Storytellers are keen to tell you about Wiggins because he is interesting, as well as successful, and he has been around long enough for his tale to be well-known; from schoolboy success to a first Olympic medal (bronze) as a 20-year-old, to a golden ending on his Olympic farewell in Rio.
Others, like compatriot Chris Froome – a three-time Tour de France winner – are not held in the same esteem, mainly because his story – born in Kenya, educated in South Africa, based in Monaco – is not atypical and not so familiar.
“Chris hasn’t been racing on a national circuit at home for decades and they haven’t had time to get to know him,” says Hoy. “It takes time to get that recognition from the British public.”
It is Wiggins’ relationship with Froome that reveals the five-time Olympic champion is also not everyone’s friend. In his autobiography, the 31-year-old accuses Wiggins of hiding behind humour and a “gruff geezer cloak”.
“We rode around him and his moods like he was a traffic island,” he writes of his time as Wiggins’ team-mate during the 2012 Tour.
Mark Cavendish, frustrated at having been overlooked for a team pursuit spot in Rio, claimed last week that Wiggins “wants to be the hero and all that”.
Wiggins the team-mate, the leader
Now in his 37th year and coming towards the end of what has been an extraordinary chapter in his life, there will be no ifs, no buts when Wiggins looks back on a career of plenty.
And with success, with age, comes experience. Regardless of his mood, whether extroverted or introverted, Wiggins is, above all, a leader.
“He’s got that X-factor which makes him stand out from the crowd,” says Hoy. “He has an aura about him when he comes to the track centre and it lifts the team as well. The team see him as a leader and it had a massive popular effect.”
At the 2011 road world championships, Thomas remembers how Wiggins galvanised a worried team with an all-for-one, one-for-all speech on the bus.
“There was total silence,” says Thomas. “That was the moment I realised that, thank God, Brad was in.”
It was a phenomenal turn from Wiggins that helped Cavendish win the road world title that year, a performance which rekindled a friendship which had drifted after the pair finished ninth in the Madison at the 2008 Olympics.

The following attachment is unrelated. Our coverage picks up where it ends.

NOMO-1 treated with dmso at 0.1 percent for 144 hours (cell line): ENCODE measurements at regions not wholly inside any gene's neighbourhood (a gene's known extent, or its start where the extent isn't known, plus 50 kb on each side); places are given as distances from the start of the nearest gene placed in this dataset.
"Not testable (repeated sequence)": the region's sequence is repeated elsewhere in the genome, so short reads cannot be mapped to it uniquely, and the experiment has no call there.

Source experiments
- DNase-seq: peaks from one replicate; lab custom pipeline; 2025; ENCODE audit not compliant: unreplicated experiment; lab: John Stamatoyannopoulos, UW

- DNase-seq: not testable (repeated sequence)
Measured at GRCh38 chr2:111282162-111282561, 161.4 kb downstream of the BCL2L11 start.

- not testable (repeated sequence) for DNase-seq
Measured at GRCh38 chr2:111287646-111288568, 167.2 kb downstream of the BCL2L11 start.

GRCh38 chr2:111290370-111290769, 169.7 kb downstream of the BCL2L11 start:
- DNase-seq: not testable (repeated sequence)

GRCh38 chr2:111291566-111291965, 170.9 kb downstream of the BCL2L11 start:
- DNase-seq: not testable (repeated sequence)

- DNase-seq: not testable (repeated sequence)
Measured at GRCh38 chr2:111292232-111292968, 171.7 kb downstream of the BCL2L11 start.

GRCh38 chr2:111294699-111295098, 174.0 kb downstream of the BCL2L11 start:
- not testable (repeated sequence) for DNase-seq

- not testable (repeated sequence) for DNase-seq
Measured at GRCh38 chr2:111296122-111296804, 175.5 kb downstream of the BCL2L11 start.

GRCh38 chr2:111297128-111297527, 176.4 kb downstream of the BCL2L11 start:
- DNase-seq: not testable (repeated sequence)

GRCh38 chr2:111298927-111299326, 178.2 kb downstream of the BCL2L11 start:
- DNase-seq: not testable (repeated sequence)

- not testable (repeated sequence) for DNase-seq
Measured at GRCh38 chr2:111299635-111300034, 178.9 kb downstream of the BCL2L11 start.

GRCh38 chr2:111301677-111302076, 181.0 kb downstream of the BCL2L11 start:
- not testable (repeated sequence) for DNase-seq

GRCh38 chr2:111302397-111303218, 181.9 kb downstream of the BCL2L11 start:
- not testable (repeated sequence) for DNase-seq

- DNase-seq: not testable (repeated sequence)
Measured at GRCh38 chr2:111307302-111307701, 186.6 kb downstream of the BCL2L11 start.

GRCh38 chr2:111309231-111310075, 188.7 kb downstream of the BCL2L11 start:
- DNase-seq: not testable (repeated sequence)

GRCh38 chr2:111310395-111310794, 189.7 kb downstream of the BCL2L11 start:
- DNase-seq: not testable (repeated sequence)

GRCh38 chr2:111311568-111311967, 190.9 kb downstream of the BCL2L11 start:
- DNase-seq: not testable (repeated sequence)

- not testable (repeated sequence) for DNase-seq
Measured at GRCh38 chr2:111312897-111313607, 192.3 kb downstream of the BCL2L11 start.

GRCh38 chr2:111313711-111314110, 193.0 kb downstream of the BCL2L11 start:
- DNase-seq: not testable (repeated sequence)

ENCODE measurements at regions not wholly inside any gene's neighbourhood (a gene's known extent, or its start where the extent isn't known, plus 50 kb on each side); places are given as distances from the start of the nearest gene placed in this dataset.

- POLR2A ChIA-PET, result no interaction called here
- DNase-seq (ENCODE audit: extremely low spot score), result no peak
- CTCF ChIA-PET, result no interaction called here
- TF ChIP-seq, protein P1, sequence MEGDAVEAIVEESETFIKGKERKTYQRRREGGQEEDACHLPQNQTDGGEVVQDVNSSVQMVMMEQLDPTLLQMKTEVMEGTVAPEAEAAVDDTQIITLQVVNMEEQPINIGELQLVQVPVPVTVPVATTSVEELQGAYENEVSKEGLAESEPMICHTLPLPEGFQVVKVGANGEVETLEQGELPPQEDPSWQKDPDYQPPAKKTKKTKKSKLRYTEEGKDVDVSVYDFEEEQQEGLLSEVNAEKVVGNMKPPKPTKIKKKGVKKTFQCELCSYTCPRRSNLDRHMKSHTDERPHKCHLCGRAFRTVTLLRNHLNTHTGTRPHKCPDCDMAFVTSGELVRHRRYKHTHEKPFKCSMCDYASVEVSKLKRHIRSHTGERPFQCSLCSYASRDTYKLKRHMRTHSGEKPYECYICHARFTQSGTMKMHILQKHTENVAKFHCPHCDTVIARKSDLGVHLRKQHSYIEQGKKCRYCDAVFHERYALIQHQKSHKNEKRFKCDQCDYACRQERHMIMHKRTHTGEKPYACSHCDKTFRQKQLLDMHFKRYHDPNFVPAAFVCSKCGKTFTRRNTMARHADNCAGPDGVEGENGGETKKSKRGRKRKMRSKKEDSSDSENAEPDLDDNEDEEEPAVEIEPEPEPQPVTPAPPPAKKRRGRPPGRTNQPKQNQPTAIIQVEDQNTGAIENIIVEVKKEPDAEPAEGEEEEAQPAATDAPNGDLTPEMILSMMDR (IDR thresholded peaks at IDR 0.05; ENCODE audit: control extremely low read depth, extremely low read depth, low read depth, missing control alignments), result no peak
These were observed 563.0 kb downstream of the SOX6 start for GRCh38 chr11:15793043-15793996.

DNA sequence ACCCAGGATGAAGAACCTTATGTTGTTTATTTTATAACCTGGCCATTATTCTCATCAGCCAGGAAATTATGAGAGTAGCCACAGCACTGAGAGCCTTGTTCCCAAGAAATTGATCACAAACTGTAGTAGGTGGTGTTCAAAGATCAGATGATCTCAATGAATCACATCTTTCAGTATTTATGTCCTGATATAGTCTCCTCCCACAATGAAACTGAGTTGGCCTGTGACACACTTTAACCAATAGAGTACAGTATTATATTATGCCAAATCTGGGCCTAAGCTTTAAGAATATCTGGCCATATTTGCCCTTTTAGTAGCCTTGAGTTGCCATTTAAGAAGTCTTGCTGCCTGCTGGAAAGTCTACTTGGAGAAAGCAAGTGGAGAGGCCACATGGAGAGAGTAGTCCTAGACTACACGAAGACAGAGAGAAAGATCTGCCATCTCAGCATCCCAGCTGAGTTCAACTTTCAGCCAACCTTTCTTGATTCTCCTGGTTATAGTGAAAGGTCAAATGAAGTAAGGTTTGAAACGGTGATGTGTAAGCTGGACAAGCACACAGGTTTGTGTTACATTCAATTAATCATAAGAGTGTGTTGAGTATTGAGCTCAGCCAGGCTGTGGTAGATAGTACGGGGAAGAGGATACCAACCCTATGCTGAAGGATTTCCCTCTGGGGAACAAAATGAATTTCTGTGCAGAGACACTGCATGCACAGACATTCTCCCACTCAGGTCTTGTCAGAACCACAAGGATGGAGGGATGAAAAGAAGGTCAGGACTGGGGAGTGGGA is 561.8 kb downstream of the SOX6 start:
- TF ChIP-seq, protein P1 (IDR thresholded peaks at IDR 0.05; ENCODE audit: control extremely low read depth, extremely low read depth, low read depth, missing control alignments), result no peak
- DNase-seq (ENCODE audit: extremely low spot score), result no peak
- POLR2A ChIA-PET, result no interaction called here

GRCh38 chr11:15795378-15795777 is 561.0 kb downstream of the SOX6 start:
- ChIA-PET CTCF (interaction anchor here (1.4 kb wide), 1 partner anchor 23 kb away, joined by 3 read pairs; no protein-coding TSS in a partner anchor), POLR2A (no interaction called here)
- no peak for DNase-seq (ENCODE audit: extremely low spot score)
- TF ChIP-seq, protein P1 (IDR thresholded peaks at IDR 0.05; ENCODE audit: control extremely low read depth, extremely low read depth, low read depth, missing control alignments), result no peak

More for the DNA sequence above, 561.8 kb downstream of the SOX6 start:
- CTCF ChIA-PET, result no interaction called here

Wiggins, the former cyclist?
Unsurprisingly for a man know for his unpredictability, no-one seems to know what Wiggins will do once he stops pedalling, but whatever he does it will no doubt be on his own terms.
“He doesn’t stick to what he should be doing, he sticks to what is interesting,” says Boardman.
“It’s a relative comedown from being a Tour de France winner to riding in a team event only at an Olympic Games, but he chooses the things that interest him and keep him passionate and you’ve got to respect that.
“Bradley doesn’t know what his plans are post-Olympics and that’s part of the fun of it with him, but the likes of Bradley are the lucky ones. They can walk away content.”
Wiggins – in his own words
After winning the Tour de France: “We’re just going to draw the raffle numbers now! Thanks for the amazing support the last three weeks. I really appreciate it. It’s been a magical couple of weeks. Some dreams do come true. My old mother over there, her son’s just won the Tour de France. Thank you everyone. Cheers. Have a safe journey home and don’t get too drunk.”
On cycling: “I love it. I’ll always be riding my bike. I come from a cycling family. I’ll probably be there in 20 years’ time marshalling on the corner somewhere for a local 10km. I’ll still be in a cycling club. It’s pretty embedded.”
On becoming famous: “I left home on 22 June  and nobody knew who I was, in the village even, bar a couple. And then I came back to this overwhelming adulation everywhere I go. It is fantastic, brilliant, it really is – but I wasn’t quite expecting the reaction.”
After winning BBC Sports Personality of the Year: “Thank you to everyone who voted. We have had all that jungle stuff and X Factor in the last few weeks, so for people to pick up the phone and vote in half-an-hour, thank you very much.
“To be ahead of Jess [Ennis] and Andy [Murray], it’s probably my greatest sporting achievement. The other stuff you can control, you can’t control people voting for you.
“To my nan, the cheque is in the post because you pressed redial so many times!
“There is a free bar round the back paid for by the BBC, so we are all going round there.”